Review: Rakim

Time Out Ratings :

<strong>Rating: </strong>4/5

A welcome blue-collar streak runs through The Seventh Seal, Rakim's first new album in a decade. The golden-era rap godfather has certainly earned the right to congratulate himself, but the previous LPs he made since splitting with Eric B. (1997's The 18th Letter and '99's The Master) found Rakim resting a bit too heavily on his laurels.

While Seventh single "Holy Are You" indulges his messianic complex and the clinical "How to Emcee" offers a smug Rhyming 101 lesson, elsewhere Rakim sheds the "God MC" persona and dons the shoes of an everyman. On "Workin' for You," he rhymes from the vantage point of a street hustler motivated by the desire to provide for his woman, subtly bigging up monogamy ("If you don't hear from me call the precinct, don't think Papi cheated"). It's one of several tracks concerned with persevering through hardship: "Dedicated," about his late mother, avoids the melodrama that usually sinks such heartfelt odes—despite a sample of No Doubt's "Don't Speak."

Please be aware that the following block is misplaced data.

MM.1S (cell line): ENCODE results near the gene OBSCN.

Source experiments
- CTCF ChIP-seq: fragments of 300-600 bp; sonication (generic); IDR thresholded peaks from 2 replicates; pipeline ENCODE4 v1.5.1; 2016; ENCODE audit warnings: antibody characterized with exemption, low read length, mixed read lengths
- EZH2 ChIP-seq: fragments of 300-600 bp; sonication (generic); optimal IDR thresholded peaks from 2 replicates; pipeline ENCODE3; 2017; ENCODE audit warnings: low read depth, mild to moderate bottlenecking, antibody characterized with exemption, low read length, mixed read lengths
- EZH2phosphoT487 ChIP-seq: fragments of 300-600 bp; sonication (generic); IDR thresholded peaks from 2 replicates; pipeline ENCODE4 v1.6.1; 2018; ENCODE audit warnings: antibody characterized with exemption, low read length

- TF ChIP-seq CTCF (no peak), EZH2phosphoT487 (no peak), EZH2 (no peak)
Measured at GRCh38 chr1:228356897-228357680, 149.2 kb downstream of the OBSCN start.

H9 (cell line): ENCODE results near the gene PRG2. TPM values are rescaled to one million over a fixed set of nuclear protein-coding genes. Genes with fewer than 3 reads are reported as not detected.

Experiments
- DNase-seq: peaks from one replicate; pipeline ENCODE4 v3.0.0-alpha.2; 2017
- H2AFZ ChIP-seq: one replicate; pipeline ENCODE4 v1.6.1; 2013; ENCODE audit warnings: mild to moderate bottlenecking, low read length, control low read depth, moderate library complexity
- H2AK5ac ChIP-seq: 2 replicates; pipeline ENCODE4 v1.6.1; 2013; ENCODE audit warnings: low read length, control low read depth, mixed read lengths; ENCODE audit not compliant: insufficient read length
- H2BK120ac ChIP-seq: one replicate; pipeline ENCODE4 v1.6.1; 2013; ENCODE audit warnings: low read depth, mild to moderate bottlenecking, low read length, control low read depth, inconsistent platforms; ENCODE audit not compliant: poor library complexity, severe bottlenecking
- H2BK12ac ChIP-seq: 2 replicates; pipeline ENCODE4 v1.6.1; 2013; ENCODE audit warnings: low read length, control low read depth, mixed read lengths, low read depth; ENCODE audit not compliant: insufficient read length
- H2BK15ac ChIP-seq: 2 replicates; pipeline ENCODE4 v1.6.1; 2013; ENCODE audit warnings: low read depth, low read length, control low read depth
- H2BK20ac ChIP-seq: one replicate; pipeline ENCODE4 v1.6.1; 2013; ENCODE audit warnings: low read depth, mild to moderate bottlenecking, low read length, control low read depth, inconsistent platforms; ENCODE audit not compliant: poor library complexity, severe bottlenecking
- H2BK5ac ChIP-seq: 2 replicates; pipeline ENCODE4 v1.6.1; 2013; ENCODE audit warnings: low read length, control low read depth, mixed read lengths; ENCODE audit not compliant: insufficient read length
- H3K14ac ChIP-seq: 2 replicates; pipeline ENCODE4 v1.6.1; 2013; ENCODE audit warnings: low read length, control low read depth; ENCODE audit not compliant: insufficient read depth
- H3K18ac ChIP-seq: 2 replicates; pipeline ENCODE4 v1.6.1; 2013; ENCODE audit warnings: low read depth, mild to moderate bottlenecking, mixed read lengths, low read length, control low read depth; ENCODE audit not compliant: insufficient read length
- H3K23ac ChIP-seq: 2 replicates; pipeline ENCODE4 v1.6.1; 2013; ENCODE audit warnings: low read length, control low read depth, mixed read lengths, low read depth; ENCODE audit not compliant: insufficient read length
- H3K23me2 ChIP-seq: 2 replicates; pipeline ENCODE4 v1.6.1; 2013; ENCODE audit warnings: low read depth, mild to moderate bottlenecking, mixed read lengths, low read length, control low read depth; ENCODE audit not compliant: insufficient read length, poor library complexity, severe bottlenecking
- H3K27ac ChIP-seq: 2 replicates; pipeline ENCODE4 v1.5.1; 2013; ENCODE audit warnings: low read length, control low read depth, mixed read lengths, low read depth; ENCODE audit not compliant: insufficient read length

Like Axl Rose returning from the dead to deliver Chinese Democracy or Brian Wilson finally completing Smile after nearly 30 years, an enigma like Rakim can't be expected to be completely current after such a long time away. But backed by consistent if not necessarily mind-blowing beats, he's crafted a well-sequenced album that's considerably less anachronistic than one might expect.

Rakim plays B.B. King Blues Club & Grill Thu 19.


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The Seventh Seal (Ra Records/Tuscan Villa/SMC Recordings).